Jeff Spritzer-Resnick is a Madison-based civil rights attorney. He is the president of Madison’s Shaarei Shamayim congregation and chair of the Madison chapter of J Street, a non-profit advocacy group working for a peaceful resolution between Israel and Palestine.

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The health system in Gaza cannot handle another war


A new war would lead to the collapse of an already-debilitated medical infrastructure in Gaza, Palestinian health officials warn.


A wounded Palestinian protester is evacuated and treated at Al-Awda Hospital in Gaza City, after the Israeli navy tried to block a flotilla that set out to break the decade-long blockade with gunfire and tear gas canisters on September 24, 2018. (Abed Rahim Khatib/ Flash90)

Amjad Yaghi, +972 Magazine, November 13, 2018

GAZA CITY — Fear has been palpable across Gaza for the past couple of days, not only in homes but also in hospitals and medical clinics. For years, health professionals have warned of a looming collapse of medical services. If Tuesday’s nascent, Egyptian-brokered cease-fire doesn’t hold, a war would devastate Gaza’s medical infrastructure, Palestinian health authorities say.

On Monday, Gazans experienced one of the most difficult nights since the war in 2014. After Israeli special forces bungled a covert operation deep inside the strip, the ensuing firefight nearly led to a full-fledged war. The barrage of Israeli airstrikes and Hamas rocket fire into Israel that followed, only made the situation worse.

It’s not just that Gaza’s hospitals and clinics are in bad shape: they are still busy treating people who were wounded in previous rounds of violence, most recently during the Great Return March. Israeli snipers shot thousands of demonstrators, leaving Gaza’s hospitals overwhelmed to the point that hundreds of patients had to make do with treatment in hospital corridors, sometimes on the floor.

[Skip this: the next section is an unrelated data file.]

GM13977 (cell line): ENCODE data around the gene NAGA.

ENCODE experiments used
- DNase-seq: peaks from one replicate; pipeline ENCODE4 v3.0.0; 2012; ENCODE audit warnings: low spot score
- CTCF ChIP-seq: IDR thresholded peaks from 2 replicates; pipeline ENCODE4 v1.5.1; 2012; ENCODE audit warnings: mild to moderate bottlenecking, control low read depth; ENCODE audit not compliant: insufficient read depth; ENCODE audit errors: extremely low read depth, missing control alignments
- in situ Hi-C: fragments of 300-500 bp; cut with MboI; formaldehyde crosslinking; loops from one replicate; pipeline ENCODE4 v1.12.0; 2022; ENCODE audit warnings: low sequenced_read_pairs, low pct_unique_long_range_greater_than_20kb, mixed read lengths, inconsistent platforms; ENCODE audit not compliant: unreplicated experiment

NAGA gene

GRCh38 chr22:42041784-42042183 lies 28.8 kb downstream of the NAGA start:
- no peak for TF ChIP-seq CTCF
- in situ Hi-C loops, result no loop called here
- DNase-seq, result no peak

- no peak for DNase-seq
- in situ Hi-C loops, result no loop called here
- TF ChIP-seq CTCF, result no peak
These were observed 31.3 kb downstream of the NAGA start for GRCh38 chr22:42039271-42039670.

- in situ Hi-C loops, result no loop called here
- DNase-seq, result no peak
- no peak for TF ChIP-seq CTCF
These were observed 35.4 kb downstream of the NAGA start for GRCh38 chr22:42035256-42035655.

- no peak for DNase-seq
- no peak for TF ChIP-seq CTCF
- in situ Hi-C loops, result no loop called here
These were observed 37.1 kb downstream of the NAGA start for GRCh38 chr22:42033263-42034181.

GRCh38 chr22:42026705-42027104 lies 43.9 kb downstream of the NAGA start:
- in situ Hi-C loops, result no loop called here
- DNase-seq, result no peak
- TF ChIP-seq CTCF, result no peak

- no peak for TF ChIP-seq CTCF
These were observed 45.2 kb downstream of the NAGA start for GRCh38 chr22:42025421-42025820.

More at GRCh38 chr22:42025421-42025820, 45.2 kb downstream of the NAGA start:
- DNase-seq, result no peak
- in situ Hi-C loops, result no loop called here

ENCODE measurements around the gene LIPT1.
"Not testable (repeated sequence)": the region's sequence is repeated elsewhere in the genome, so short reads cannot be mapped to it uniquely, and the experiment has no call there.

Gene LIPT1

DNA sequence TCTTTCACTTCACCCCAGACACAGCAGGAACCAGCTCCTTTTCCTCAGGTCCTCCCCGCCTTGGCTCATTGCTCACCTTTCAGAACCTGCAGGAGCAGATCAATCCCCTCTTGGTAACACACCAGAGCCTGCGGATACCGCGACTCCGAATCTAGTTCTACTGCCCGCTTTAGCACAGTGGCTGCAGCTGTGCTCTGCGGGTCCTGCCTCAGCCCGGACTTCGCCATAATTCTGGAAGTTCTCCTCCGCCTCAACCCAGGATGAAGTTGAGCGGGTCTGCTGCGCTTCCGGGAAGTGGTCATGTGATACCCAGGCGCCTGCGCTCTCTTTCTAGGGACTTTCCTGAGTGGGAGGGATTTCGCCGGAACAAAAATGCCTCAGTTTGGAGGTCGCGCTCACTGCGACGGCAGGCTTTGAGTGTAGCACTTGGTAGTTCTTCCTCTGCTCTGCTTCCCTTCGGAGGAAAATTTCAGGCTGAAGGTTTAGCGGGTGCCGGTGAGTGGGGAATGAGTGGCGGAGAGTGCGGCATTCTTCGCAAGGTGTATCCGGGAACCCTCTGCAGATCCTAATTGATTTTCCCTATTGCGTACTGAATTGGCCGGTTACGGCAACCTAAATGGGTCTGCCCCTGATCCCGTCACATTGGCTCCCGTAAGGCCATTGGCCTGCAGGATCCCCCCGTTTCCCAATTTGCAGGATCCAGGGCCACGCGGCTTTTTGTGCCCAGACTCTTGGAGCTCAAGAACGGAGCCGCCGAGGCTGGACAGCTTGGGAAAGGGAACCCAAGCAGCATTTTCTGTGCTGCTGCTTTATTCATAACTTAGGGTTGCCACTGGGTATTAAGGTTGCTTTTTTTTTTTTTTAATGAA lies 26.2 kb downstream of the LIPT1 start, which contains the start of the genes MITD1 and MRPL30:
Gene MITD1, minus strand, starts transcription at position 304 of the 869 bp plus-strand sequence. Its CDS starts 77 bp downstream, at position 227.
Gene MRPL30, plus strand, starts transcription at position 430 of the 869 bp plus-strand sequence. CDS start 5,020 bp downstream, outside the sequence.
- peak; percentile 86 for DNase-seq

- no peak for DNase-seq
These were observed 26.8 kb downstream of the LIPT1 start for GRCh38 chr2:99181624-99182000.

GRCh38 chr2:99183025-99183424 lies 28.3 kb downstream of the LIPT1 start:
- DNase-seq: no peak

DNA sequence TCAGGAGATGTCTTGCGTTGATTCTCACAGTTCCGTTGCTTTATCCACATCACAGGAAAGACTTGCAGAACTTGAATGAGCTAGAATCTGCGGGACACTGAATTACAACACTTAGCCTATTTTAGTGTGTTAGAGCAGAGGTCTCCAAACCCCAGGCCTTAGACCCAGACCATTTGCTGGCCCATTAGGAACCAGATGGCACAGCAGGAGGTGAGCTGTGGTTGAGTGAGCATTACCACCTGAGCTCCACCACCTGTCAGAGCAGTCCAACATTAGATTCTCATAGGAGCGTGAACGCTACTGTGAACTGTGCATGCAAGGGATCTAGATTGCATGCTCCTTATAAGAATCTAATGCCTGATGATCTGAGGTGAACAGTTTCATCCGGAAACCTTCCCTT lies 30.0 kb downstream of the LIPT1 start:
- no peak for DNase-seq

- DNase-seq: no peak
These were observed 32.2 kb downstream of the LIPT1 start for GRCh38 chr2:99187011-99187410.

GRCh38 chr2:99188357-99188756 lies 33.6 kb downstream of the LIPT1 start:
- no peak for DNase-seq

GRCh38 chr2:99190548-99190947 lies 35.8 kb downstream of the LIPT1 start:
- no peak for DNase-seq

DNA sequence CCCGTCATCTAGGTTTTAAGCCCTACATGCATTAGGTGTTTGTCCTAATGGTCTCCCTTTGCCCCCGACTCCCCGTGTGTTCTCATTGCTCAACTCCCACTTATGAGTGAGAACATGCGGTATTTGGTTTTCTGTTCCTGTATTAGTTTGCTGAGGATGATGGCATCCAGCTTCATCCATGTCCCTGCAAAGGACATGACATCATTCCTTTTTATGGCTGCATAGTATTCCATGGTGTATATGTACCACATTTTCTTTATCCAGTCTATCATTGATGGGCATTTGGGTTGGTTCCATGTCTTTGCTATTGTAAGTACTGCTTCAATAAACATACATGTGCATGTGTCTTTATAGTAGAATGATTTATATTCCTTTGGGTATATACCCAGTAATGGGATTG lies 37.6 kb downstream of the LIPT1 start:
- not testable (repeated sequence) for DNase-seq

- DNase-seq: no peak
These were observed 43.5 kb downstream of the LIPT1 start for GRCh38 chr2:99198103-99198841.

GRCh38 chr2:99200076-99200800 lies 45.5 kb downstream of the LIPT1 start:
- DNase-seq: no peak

Health services in Gaza have been stretched even thinner since early November, when 12 people contracted the swine flu, six of whom ended up dying. There is no vaccine for the virus in Gaza, neither in the Ministry of Health’s stocks nor in private practices, which is emblematic of a far broader problem.

Gaza’s drinking water spurs blue baby syndrome, serious illnesses

Contaminated and scarce water owing to Israel’s brutal siege and bombing of infrastructure leads to death and disease.


A Palestinian woman bathes her son with water from a tank filled by a charity inside their dwelling in Khan Younis in the southern Gaza Strip July 3, 2017 [Mohammed Salem/Reuters]

Sandy Tolan, Al Jazeera, 29 Oct 2018

This article is the first of a two-part series on Gaza’s water crisis. The second, which examines solutions to Gaza’s water and health catastrophe, was published on Tuesday, October 30.

Gaza – The unshaven doctor with circles under his eyes enters the children’s ward at Al Nassar hospital in Gaza City. It’s a Thursday evening, almost the weekend. The ward is bleak and eerily quiet, but for the occasional wail of an infant.

At each cubicle, sectioned off by curtains, it’s a similar image: A baby lies alone in a bed, hooked up to tubes, wires and a generator; a mother sits in silent witness at the bedside.

Dr Mohamad Abu Samia, the hospital’s director of paediatric medicine, exchanges a few quiet words with one mother, then gently lifts the infant’s gown, revealing a scar from heart surgery nearly half the length of her body.